LEONARD GREEN WRANGLES LOWER PRICE ON VIDEO RENTER
Leonard Green & Partners, the Los Angeles-based private equity group has agreed to revised terms with Hollywood Entertainment on the purchase of the publicly traded US video rental chain. The new valuation is $620 million (€489 million), or $10.25 a share. The agreement is the latest development in negotiations between the two parties which earlier this year produced a public-to-private proposal valuing Oregon-based Hollywood at $888 million, or $14 a share. An agreement to that effect was signed in March. But in August, Leonard Green withdrew the offer, citing a belief that the financing condition to the completion of the deal would not be met. Hollywood's Nasdaq-listed shares dropped nearly 30 percent as a result. Hollywood is the second-largest video rental business in the US. Market leader Blockbuster is also experiencing difficulties and in July reduced earnings projections by 30 percent.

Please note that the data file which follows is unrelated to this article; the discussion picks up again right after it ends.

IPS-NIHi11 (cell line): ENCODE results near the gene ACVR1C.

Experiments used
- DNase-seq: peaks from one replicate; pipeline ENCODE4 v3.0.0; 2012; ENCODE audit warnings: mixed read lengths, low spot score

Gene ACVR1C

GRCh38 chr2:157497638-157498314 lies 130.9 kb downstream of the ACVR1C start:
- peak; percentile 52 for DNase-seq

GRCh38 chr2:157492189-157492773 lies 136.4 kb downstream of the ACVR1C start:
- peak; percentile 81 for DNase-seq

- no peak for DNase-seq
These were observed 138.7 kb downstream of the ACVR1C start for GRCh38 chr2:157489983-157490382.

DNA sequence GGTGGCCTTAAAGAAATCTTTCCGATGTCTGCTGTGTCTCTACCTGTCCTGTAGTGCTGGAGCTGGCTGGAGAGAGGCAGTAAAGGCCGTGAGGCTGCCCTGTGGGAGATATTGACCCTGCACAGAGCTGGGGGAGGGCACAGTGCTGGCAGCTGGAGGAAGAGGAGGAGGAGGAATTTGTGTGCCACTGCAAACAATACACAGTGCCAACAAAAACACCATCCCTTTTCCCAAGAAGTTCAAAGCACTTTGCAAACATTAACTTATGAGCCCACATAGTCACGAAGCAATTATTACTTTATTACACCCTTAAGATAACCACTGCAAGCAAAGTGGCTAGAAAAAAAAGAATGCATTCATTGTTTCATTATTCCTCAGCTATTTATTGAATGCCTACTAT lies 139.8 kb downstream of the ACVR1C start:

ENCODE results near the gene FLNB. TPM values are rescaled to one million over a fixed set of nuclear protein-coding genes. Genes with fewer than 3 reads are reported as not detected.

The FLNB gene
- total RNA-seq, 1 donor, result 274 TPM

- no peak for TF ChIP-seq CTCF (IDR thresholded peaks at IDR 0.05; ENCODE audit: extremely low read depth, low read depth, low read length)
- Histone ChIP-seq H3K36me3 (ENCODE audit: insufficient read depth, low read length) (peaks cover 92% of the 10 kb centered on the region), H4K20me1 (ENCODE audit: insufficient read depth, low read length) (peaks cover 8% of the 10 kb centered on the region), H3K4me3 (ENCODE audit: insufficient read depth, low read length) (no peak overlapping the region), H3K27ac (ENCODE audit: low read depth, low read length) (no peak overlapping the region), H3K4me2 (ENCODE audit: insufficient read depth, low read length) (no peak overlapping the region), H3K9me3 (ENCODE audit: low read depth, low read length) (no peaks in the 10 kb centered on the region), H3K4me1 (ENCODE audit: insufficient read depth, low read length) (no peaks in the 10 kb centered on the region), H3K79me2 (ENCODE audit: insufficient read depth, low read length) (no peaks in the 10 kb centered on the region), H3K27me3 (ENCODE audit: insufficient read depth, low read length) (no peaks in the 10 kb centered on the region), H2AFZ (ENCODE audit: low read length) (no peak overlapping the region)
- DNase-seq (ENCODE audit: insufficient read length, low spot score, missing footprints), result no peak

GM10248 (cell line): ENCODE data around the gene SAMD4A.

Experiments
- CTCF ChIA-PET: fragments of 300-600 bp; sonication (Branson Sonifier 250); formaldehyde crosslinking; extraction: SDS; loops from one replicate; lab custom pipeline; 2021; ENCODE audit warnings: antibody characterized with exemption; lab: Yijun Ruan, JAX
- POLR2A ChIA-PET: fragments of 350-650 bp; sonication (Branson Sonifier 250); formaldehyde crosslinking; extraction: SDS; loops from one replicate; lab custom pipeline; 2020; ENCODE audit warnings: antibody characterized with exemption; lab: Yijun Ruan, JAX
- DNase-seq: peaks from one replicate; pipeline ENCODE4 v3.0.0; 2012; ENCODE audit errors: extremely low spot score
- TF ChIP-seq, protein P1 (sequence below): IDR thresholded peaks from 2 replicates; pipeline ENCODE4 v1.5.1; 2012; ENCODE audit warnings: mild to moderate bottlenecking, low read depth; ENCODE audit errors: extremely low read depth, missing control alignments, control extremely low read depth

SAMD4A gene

BEHRMAN ACQUIRES CHEMICAL RESEARCH LAB
New York- and San Francisco-based Behrman Capital has acquired WIL Research Laboratories from Great Lakes Chemical in a $105 million (€85 million) deal. WIL, based in Ashland, Ohio, provides non-clinical toxicological testing and bioanalytical contract services to the pharmaceutical, chemical and biotechnology sectors. The unit was originally purchased by Great Lakes in 1978. The divestment was based on Great Lakes' desire to focus on its core industrial and consumer businesses. Back in January, the firm acquired Hunter Defense Technologies, a maker of military and homeland defense products, for $90 million
ARLINGTON CAPITAL BUYS ENVIRONMENTAL CONSULTANT